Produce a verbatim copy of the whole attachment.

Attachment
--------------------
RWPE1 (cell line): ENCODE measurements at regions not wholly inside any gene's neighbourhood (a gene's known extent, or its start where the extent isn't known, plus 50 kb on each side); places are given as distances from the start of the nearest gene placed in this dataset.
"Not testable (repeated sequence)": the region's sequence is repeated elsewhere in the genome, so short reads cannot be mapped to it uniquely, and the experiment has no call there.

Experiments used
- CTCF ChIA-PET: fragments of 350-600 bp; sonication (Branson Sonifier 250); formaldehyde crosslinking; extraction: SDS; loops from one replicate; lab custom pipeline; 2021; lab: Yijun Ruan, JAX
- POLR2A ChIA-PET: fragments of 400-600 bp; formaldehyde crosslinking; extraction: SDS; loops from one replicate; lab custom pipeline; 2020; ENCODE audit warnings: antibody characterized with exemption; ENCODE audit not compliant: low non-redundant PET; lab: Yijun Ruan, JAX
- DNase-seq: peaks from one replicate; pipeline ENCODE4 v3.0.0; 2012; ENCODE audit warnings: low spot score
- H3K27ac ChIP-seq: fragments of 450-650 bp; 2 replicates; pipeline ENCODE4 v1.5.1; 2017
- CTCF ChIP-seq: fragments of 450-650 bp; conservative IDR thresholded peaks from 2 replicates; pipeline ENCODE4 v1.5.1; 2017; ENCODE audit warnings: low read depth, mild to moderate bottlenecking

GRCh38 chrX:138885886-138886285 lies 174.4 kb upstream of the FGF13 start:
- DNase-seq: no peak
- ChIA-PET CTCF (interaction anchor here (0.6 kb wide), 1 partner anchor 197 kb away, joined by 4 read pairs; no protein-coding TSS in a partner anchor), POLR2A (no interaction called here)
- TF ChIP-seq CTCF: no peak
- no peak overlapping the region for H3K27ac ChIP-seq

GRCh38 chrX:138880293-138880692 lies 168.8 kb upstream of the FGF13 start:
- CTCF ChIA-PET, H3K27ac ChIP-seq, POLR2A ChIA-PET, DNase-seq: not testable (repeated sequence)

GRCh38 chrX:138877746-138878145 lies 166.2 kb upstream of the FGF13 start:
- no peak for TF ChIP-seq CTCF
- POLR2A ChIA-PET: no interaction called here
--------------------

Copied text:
RWPE1 (cell line): ENCODE measurements at regions not wholly inside any gene's neighbourhood (a gene's known extent, or its start where the extent isn't known, plus 50 kb on each side); places are given as distances from the start of the nearest gene placed in this dataset.
"Not testable (repeated sequence)": the region's sequence is repeated elsewhere in the genome, so short reads cannot be mapped to it uniquely, and the experiment has no call there.

Experiments used
- CTCF ChIA-PET: fragments of 350-600 bp; sonication (Branson Sonifier 250); formaldehyde crosslinking; extraction: SDS; loops from one replicate; lab custom pipeline; 2021; lab: Yijun Ruan, JAX
- POLR2A ChIA-PET: fragments of 400-600 bp; formaldehyde crosslinking; extraction: SDS; loops from one replicate; lab custom pipeline; 2020; ENCODE audit warnings: antibody characterized with exemption; ENCODE audit not compliant: low non-redundant PET; lab: Yijun Ruan, JAX
- DNase-seq: peaks from one replicate; pipeline ENCODE4 v3.0.0; 2012; ENCODE audit warnings: low spot score
- H3K27ac ChIP-seq: fragments of 450-650 bp; 2 replicates; pipeline ENCODE4 v1.5.1; 2017
- CTCF ChIP-seq: fragments of 450-650 bp; conservative IDR thresholded peaks from 2 replicates; pipeline ENCODE4 v1.5.1; 2017; ENCODE audit warnings: low read depth, mild to moderate bottlenecking

GRCh38 chrX:138885886-138886285 lies 174.4 kb upstream of the FGF13 start:
- DNase-seq: no peak
- ChIA-PET CTCF (interaction anchor here (0.6 kb wide), 1 partner anchor 197 kb away, joined by 4 read pairs; no protein-coding TSS in a partner anchor), POLR2A (no interaction called here)
- TF ChIP-seq CTCF: no peak
- no peak overlapping the region for H3K27ac ChIP-seq

GRCh38 chrX:138880293-138880692 lies 168.8 kb upstream of the FGF13 start:
- CTCF ChIA-PET, H3K27ac ChIP-seq, POLR2A ChIA-PET, DNase-seq: not testable (repeated sequence)

GRCh38 chrX:138877746-138878145 lies 166.2 kb upstream of the FGF13 start:
- no peak for TF ChIP-seq CTCF
- POLR2A ChIA-PET: no interaction called here